The Bar Council and Bar Standards Board have published separate reports staunchly defending the cab rank rule.
They both respond to a January report by the Legal Services Board in which professors John Flood and Morten Hviid suggested the rule is ‘redundant’ and should be abolished.
Flood and Hviid maintained that abolishing the rule, which is ‘regularly breached’ and serves ‘no clear purpose’, would have no effect on the practice of law or the delivery of legal services.
The Bar Council’s paper, written by Sir Sydney Kentridge QC, says: ‘The professors see only that breaches of the rule are difficult to detect and conclude that breaches must inevitably occur.
‘They do not see the bar as an honourable profession whose members generally obey the ethical rules of their profession, and who do not seek to evade them.’
Kentridge accused Flood and Hviid’s report of showing hostility both to the cab rank rule and also to the bar, saying that it ‘sneers at its ethical pretensions’.
‘One finds also far-reaching conclusions based on selective quotation, flimsy evidence or no evidence at all – very far from what one would expect from senior academics doing serious research,’ adds Kentridge.
Maura McGowan QC (pictured), the bar chair, said the cab rank rule is ‘deeply embedded’ in the bar’s culture and plays a core role in defining the profession’s ‘instinctive commitment’ to access to justice. She said Kentridge’s report had ‘laid bare the numerous errors and apparent prejudice’ throughout the LSB’s ‘disturbingly expensive’ report.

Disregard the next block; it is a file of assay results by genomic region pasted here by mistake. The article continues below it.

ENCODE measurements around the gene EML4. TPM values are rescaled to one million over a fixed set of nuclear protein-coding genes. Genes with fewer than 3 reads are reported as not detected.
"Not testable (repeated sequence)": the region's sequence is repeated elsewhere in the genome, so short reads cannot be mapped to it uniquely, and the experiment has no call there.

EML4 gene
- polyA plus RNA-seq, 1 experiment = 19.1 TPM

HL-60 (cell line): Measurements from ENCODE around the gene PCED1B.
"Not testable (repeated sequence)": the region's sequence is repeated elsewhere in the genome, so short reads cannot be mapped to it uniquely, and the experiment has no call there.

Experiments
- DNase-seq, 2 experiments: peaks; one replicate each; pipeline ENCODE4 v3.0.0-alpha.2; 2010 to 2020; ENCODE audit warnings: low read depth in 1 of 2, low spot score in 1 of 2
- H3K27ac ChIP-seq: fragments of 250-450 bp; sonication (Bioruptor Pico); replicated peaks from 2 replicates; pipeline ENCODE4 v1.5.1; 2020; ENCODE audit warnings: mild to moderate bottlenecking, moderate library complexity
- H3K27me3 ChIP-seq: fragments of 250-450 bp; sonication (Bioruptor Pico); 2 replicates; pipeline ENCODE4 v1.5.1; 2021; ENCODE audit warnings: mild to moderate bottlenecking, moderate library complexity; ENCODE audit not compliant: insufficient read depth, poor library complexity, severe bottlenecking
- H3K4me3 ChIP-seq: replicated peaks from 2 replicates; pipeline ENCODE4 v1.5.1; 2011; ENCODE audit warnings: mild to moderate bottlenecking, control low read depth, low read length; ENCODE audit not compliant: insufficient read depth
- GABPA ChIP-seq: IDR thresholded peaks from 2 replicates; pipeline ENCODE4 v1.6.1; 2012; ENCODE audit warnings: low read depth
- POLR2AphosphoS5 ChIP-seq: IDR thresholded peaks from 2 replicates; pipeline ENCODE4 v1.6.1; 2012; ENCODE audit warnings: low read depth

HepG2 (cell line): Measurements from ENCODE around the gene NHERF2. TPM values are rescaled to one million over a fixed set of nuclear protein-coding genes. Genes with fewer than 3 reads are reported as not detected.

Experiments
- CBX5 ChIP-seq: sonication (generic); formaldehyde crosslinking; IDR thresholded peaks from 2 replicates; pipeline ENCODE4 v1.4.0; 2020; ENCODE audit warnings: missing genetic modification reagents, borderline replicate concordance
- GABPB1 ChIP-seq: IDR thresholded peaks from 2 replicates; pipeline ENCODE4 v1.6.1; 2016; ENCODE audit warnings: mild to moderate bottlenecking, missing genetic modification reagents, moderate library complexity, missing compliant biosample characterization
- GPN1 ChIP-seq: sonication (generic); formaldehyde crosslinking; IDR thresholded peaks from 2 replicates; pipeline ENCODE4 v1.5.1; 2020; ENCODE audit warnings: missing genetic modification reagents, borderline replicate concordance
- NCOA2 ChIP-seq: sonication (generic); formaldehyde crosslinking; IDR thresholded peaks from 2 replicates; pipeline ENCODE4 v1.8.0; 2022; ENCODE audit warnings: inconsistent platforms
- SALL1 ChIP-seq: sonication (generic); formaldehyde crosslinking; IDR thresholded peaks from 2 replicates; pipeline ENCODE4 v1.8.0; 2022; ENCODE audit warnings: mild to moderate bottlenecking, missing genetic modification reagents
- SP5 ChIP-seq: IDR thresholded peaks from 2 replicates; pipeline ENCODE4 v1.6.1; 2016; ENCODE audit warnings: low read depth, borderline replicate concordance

A Freedom of Information request revealed that the original report from January cost the LSB £21,367.
The BSB’s report says that those accused of violent crimes such as rape and terrorism could struggle to find appropriate legal representation if the cab rank rule were abolished.
The report was written voluntarily by three barristers from London’s Fountain Chambers, Michael McLaren QC, Craig Ulyatt and Christopher Knowles.
It suggests that the rule protects barristers from the wrath of the community and the social stigma that might arise from representing an unpopular defendant.
It also argues that the rule prevents major users of advocacy services, such as banks, from putting certain barristers out of circulation by making them unavailable for others or simply paying barristers to agree not to act against them.
BSB chair Lady Deech said that the cab rank rule is ‘fundamental to justice’ and that the BSB’s report shows that removing it would threaten access.
‘The independent report uncovered a body of evidence that showed the rule protects the interests of the consumer, not the barrister,’ Deech said.